When you think about what makes a city unique or what defines its look, its character, its je ne sais quois, there is perhaps nothing more important than its architecture. Okay, maybe food, but certainly architecture is one of those things we think of when we think of a place. Miami = art deco. Palm Springs / Wildwood = mid-century modern. Santa Fe = pueblo-style. Annapolis = colonial. When you look around this magnificent city of Annapolis, how do you know which architects designed which buildings? What inspired them? And what they were trying to convey with the materials used? To answer these questions and more, welcome to ArchiTrex, a tour now being offered to the public by Annapolis Tours.
Local architect Craig Martin of Spire Architecture explains the ideas and inspiration of the buildings of Annapolis.
Back in March, I was on the very first ArchiTrex tour, well before it was made public, and it was incredible. A local architect, Craig Martin of Spire Architecture who helped develop the tour, explained the architectural history of some of Annapolis’ well-known buildings and some not-so well-known ones too. It was an easy, two-hour walk, along some of historic Annapolis’ most beautiful streets, and it offered up a wealth of information about such gems as the State House, William Paca House and Hammond-Harwood House.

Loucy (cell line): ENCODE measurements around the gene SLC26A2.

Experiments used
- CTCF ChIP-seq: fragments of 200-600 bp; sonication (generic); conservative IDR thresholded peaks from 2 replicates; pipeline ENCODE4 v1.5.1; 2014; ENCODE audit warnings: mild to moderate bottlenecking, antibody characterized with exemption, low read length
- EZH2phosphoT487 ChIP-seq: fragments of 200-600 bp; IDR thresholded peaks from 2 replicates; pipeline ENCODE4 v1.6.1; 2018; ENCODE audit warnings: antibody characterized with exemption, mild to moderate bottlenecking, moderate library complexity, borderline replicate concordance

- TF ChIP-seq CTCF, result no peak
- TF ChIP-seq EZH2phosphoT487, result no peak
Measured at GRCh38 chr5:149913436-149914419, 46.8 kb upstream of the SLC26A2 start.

Maryland State House
This is a tour most suited for those who want to know more about the cornices, porticoes, English and Flemish bond brickwork, roofs and doors of Annapolis. Every participant received a large page detailing the buildings on the tour and their unique architectural characteristics. There was ample time for questions at each stop and I was quite impressed with the questions being asked by the tour-goers—it was clear many of them were architecture-philes.
ArchiTrex is a tour most suited for those who want to know more about the cornices, porticoes, English and Flemish bond brickwork, roofs and doors of Annapolis. (Hammond-Harwood House)
The cool factor of the tour lies in the fact that it enables a general audience to fully understand this historic city’s many architectural treasures. I don’t want to give away any secrets of the tour, but I will say this: I now know that we have one of the most important doors in America right here in Annapolis. And by the way, that’s just one reason why this tour should be taken by not just tourists, but locals too.
Currently, the tours are offered twice a month through September. Cost for adults is $22, children 3 -11 is $14. Ages two and under are free. For more information, visit http://annapolistours.com/our-tours/architrex-architecture-tour.
Photos courtesy of Donna Cole